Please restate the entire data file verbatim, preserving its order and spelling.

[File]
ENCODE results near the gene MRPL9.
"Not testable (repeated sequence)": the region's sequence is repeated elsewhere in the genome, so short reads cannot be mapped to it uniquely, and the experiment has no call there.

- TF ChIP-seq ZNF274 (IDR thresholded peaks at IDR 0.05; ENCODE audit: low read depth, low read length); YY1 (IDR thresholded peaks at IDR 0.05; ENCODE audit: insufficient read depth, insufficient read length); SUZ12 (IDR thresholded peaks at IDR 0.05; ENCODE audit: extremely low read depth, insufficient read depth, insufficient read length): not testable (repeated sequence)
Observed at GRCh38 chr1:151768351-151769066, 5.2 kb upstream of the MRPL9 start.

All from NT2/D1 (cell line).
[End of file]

ENCODE results near the gene MRPL9.
"Not testable (repeated sequence)": the region's sequence is repeated elsewhere in the genome, so short reads cannot be mapped to it uniquely, and the experiment has no call there.

- TF ChIP-seq ZNF274 (IDR thresholded peaks at IDR 0.05; ENCODE audit: low read depth, low read length); YY1 (IDR thresholded peaks at IDR 0.05; ENCODE audit: insufficient read depth, insufficient read length); SUZ12 (IDR thresholded peaks at IDR 0.05; ENCODE audit: extremely low read depth, insufficient read depth, insufficient read length): not testable (repeated sequence)
Observed at GRCh38 chr1:151768351-151769066, 5.2 kb upstream of the MRPL9 start.

All from NT2/D1 (cell line).